Interview with Lubaina Himid

The Turner prizewinning artist on being part of the UK’s Black Art movement and promoting the contributions of women

March 28, 2019
Lubaina Himid

Lubaina Himid is an artist and curator. She makes paintings, prints, drawings and installations that celebrate the people of the African diaspora and challenge their historical representations. She won the Turner Prize in 2017, becoming the oldest artist and the first black woman to win the award, and was appointed Commander of the Order of the British Empire (CBE) in 2018 for her services to art. She is professor of contemporary art at the University of Central Lancashire.

Where and when were you born?
I was born in Zanzibar, Tanzania in east Africa in 1954, and lived there for four months before I left to come to Britain.

How has this shaped you?
Growing up in Britain has had a far bigger influence on who I am today. My aunt was a schoolteacher and taught me to read at the age of four – having that skill so young made a huge difference to my early life. At school in London, I quickly learned that I was thought of as being different.

What kind of undergraduate were you?
I was a struggling undergraduate doing theatre design, a course I felt unsuited for. I worked as hard as I could, because I was passionate about what theatre could achieve politically, but was miserable most of the time. I knew it was impossible to develop a career in the theatre because my tutors made it consistently clear to me that I would be useless.

Your art focuses on themes of cultural history and reclaiming identities. Why are you drawn to that subject?
I’m drawn to the theme of cultural history because the real history of how black people contribute to and have consistently been part of the huge and rich cultural landscape globally has not yet been fully revealed and acknowledged. I see it as imperative to tell the stories of our everyday lives, as well as being a part of a set of creative people who are dedicated to spending their lives uncovering the hidden narratives of how we have found ourselves in this precarious place.

You were one of the first artists involved in the UK’s Black Art movement in the 1980s. What was that experience like?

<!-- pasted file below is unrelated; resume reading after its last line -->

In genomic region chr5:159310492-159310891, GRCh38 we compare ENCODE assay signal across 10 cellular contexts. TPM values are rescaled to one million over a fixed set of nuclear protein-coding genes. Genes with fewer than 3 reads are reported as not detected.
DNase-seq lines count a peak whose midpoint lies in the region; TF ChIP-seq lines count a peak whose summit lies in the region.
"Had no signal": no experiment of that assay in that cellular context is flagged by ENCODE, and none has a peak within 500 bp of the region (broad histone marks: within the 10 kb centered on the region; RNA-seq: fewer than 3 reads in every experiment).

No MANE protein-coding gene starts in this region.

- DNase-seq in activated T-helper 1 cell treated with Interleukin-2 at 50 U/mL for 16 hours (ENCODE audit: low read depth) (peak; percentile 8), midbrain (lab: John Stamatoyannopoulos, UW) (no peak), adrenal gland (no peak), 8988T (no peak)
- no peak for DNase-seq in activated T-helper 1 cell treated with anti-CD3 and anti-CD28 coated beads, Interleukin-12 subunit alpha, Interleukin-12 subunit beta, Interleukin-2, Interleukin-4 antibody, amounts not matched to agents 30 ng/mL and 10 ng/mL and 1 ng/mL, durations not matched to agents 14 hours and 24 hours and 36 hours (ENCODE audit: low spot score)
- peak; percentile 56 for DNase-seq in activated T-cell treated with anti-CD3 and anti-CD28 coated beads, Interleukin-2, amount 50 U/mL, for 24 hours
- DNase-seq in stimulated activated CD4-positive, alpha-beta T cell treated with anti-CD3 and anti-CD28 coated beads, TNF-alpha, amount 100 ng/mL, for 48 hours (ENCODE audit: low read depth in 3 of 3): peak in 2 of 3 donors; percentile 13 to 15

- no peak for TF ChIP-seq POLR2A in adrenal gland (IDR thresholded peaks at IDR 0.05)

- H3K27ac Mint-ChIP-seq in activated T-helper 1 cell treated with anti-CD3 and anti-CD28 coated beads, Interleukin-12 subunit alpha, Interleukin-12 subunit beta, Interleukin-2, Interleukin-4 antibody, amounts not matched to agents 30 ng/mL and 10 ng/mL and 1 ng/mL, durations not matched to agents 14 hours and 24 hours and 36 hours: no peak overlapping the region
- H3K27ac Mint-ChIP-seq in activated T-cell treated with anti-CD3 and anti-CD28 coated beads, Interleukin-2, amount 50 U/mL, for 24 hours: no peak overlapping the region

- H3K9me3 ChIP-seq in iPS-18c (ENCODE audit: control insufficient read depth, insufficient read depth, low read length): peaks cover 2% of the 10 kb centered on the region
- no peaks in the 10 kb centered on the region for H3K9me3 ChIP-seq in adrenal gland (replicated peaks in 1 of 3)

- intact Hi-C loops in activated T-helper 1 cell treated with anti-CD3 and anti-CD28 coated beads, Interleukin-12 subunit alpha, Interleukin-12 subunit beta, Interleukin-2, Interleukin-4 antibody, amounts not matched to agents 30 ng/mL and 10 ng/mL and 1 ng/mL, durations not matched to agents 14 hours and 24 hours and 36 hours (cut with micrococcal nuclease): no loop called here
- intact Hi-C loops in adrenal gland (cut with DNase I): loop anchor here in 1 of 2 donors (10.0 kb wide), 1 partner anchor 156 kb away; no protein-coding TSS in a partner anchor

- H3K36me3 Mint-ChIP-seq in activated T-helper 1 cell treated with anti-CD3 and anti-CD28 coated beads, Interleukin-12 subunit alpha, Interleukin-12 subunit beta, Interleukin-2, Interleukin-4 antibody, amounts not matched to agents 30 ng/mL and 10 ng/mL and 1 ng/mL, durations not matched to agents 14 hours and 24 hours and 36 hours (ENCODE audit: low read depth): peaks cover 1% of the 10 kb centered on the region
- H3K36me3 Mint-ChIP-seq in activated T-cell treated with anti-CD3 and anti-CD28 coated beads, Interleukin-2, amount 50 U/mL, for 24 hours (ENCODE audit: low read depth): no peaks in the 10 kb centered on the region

Being part of the Black Art movement was always quite challenging. I was writing about it as part of my MA at the Royal College of Art while also working as an artist in makeshift spaces and trying to survive on very little money as a community play leader in south London. Meeting and talking to members of the BLK Art Group, Black Audio Film Collective and Sankofa was incredible, though. I came to know many artists of colour, and quickly understood that I was interested in promoting and encouraging conversations between women to see whether we could develop a more inclusive dialogue between art and audience.

Has winning the Turner Prize changed your life or your art?
My art projects, and the themes contextualising my work, instantly reached a global audience. I am now taken more seriously by a number of hitherto indifferent members of the industry. The prize and the publicity surrounding it also allowed me to make a difference to the working lives of some artists I like to collaborate with. As well as this, my own practice is even more experimental and is, of course, better funded.

What advice do you give to your students?
They should try to savour every minute of their time in higher education since it’s the people and the new experiences that will make a difference to them later in life. They should also try to squeeze as much information about their chosen subject out of their tutors at every opportunity. Learning to listen is useful, and having a true grasp of the fact that they are only at the beginning of something is probably wise.

What keeps you awake at night?